Solving Medical Mysteries
Through Team Science

Model Organisms


The Model Organisms Screening Center (MOSC) for the Undiagnosed Diseases Network (UDN) is composed of two Centers that use fruit fly (Drosophila melanogaster), nematode worm (Caenorhabditis elegans) and zebrafish (Danio rerio) genetics and biology to tackle rare and undiagnosed diseases. By combining state-of-the-art genetic and genomic technologies, the MOSCs investigate whether a rare variant identified in the genomes of UDN participants may contribute to disease pathogenesis. The Baylor College of Medicine (BCM)-University of Oregon (UO) MOSC is led by Drs. Hugo J. Bellen (BCM), Michael F. Wangler (BCM), Shinya Yamamoto (BCM), Monte Westerfield (UO) and John Postlethwait (UO). The Washington University in St. Louis (WUSTL) MOSC is led by Drs. Tim Schedl, Lilianna Solnica-Krezel, Dustin Baldridge, Angela Bowman and Stephen C. Pak.

BCM-UO MOSC Leadership
WUSTL MOSC Leadership
Why flies, worms and zebrafish?

Over the past century, genetic model organisms have taught us so much about human biology and disease mechanisms. Although these organisms (e.g. bacteria, yeast, worm, fly, zebrafish, mouse) may look very different from us, fundamental biological mechanisms and genes are well conserved throughout evolution. To investigate the functional consequences of hundreds of rare variants found through sequencing UDN participants’ and their family members’ genomes, the MOSCs use three model organisms, fruit fly (Drosophila melanogaster), nematode worm (Caenorhabditis elegans) and zebrafish (Danio rerio). These animals are cost efficient, have short life-cycles and are amenable to sophisticated genetic manipulations to “model” a human disease condition. DrosophilaC. elegans and zebrafish are complementary to one another, providing synergistic strengths. Candidate genes and variants that are shown to have functional impacts can be further pursued in mammalian model systems, such as mouse and human pluripotent stem cells, for further translational studies.


When a diagnosis is not reached after performing a thorough clinical, genetic and/or metabolomic workup, the UDN Clinical Sites submit candidate gene(s)/variant(s) to the MOSCs together with a brief description of the participant’s condition. The MOSCs then perform database searches using a number of bioinformatics tools, including the MARRVEL tool (marrvel.org, see below), to aggregate existing information on the human gene/variant and its model organism orthologs. The MOSCs also try to identify other individuals with similar genotype and phenotype in other cohorts, a practice known as “matchmaking”. Once a variant is considered to be a high priority candidate, experiments to assess gene and variant function are designed by MOSC investigators and pursued in the C. elegans Core, Drosophila Core or Zebrafish Cores.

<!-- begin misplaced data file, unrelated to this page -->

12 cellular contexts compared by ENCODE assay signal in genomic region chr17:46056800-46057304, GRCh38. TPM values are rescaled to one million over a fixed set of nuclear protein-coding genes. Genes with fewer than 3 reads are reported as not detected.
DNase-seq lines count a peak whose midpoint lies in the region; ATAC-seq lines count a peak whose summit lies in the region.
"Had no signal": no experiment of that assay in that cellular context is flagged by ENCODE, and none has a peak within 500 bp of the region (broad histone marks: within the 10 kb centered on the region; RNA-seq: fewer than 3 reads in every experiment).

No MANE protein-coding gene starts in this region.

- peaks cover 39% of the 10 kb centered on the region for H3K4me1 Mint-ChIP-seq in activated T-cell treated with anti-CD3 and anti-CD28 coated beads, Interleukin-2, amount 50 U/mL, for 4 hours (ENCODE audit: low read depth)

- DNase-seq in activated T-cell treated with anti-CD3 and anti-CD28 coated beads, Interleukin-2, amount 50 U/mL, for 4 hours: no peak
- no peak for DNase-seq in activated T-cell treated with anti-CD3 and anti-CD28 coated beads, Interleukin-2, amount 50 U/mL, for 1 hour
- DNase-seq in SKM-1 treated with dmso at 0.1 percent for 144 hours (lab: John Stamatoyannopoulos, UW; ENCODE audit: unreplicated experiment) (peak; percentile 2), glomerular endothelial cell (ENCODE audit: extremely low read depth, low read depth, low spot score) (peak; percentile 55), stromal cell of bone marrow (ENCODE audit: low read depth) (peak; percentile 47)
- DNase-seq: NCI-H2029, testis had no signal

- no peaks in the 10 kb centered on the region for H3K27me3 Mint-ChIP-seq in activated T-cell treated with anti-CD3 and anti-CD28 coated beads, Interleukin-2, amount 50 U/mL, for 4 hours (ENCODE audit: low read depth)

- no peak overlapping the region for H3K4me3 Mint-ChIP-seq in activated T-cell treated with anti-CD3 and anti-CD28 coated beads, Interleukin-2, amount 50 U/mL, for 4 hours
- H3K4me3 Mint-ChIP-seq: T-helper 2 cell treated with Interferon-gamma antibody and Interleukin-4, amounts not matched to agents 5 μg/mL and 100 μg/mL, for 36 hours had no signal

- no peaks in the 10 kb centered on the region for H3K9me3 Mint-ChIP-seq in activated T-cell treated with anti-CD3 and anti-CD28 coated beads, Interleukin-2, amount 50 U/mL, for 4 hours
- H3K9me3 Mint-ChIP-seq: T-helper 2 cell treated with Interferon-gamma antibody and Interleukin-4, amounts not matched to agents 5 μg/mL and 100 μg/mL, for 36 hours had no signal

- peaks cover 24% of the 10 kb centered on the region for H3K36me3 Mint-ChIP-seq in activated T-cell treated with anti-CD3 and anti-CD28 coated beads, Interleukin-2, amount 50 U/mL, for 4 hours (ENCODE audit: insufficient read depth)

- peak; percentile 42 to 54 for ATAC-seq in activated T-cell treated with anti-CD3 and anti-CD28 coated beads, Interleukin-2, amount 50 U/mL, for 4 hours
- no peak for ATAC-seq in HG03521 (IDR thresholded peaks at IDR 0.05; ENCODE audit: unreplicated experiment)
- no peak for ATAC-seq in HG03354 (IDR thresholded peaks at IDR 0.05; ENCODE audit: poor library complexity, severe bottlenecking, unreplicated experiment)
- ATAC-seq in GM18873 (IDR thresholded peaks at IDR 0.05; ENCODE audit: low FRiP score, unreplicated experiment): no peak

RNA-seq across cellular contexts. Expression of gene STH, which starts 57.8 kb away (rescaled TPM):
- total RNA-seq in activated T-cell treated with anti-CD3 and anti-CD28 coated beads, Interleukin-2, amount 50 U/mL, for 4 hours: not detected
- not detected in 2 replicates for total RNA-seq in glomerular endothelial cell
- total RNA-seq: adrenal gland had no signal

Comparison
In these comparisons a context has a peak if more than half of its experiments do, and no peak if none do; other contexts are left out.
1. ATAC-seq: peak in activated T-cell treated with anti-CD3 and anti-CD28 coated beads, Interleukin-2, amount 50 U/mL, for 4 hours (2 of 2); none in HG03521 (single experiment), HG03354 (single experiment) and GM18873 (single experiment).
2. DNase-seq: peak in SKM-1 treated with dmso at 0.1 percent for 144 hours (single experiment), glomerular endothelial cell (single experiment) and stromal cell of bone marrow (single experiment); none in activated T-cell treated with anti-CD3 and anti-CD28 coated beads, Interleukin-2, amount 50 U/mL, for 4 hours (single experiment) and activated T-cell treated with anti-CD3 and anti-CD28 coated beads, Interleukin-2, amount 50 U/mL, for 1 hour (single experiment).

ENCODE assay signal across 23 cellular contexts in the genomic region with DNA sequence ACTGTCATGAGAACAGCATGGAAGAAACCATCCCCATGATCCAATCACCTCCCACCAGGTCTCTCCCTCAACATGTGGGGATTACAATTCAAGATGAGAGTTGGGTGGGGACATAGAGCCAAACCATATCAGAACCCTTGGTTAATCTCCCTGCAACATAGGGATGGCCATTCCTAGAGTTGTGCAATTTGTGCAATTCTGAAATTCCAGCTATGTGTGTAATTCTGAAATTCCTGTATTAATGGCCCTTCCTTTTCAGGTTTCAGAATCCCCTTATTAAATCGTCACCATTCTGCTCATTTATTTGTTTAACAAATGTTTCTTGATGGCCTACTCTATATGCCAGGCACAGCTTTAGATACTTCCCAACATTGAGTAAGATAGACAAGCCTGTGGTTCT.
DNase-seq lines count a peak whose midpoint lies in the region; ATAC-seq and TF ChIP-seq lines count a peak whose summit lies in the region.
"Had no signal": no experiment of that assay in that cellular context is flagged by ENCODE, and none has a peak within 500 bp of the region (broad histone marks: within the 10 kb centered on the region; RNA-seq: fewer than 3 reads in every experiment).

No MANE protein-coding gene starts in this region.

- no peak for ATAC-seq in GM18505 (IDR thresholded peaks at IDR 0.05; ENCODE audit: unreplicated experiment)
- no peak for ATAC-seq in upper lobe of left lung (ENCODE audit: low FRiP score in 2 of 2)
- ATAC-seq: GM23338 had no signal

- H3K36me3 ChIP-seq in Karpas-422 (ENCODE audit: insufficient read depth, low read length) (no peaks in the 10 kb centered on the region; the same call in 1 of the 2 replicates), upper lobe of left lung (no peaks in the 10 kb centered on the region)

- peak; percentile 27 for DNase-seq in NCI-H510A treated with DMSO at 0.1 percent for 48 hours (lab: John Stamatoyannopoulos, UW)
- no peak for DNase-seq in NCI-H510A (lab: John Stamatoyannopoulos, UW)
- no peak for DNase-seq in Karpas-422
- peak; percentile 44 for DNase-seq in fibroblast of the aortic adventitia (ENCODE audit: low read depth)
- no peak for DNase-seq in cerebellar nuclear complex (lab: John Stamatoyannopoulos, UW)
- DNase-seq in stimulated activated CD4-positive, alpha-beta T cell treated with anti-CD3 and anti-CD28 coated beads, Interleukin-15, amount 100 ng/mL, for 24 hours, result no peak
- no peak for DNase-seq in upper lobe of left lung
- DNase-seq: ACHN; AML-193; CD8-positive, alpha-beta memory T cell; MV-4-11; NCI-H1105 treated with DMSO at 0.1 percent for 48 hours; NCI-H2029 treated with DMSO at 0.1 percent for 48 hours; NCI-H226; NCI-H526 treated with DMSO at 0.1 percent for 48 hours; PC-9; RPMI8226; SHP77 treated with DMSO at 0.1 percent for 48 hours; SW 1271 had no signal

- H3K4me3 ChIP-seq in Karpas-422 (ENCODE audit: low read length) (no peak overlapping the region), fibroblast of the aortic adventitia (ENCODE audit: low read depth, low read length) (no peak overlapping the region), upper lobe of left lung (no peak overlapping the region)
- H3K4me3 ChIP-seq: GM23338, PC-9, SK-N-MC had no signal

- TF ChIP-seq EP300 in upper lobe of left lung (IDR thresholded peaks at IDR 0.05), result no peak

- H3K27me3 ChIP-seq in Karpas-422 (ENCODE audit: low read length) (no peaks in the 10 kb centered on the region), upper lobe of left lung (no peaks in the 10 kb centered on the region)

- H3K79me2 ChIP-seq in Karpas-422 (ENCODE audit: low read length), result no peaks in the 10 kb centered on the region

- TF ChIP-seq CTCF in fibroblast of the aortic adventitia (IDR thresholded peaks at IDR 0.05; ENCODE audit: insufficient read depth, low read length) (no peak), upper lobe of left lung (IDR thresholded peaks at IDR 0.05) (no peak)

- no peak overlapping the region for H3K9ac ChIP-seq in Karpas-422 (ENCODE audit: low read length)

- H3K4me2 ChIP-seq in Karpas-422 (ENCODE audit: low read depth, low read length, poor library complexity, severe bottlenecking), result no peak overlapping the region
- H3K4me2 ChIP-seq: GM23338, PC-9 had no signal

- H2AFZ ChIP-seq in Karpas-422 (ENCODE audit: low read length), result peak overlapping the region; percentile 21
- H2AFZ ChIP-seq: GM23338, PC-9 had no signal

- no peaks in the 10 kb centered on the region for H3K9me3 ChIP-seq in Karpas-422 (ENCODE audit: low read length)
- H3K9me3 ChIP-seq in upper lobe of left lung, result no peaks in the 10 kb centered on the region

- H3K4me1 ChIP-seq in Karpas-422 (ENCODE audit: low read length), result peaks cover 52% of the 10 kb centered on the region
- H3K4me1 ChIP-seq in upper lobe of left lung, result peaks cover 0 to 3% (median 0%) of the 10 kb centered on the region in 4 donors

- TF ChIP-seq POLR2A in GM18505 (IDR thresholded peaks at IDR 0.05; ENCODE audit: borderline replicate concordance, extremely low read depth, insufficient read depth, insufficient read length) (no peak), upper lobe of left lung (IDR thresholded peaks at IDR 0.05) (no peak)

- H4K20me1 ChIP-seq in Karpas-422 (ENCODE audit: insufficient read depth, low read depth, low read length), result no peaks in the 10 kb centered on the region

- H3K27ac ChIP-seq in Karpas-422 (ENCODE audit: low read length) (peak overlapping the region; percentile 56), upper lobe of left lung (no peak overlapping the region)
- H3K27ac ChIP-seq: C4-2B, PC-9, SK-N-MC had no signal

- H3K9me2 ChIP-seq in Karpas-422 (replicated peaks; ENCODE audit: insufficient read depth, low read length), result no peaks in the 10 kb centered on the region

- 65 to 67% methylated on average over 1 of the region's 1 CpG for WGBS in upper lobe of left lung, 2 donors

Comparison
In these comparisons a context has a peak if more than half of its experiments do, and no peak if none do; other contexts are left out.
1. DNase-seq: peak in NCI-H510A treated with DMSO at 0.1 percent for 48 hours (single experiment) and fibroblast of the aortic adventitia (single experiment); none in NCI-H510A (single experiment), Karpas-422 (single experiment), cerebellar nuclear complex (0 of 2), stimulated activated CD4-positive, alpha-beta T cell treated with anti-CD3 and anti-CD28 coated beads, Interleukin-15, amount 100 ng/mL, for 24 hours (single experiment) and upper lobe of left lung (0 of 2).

In collaboration with Drs. Zhandong Liu’s (BCM) and Norbert Perrimon’s (Harvard Medical School) bioinformatics team, the BCM-UO MOSC developed a powerful online tool that allows anyone to quickly gather gene and variant function information. MARRVEL (Model organism Aggregated Resources for Rare Variant ExpLoration) is a novel web-based tool that integrates human and model organism databases to facilitate molecular diagnosis. MARRVEL can also be used by model organism researchers to assess whether specific model organism genes of interest may have links to human diseases. MARRVEL is publicly available for clinicians and researchers worldwide at marrvel.org, and we will be continuously updating and upgrading this tool for the community.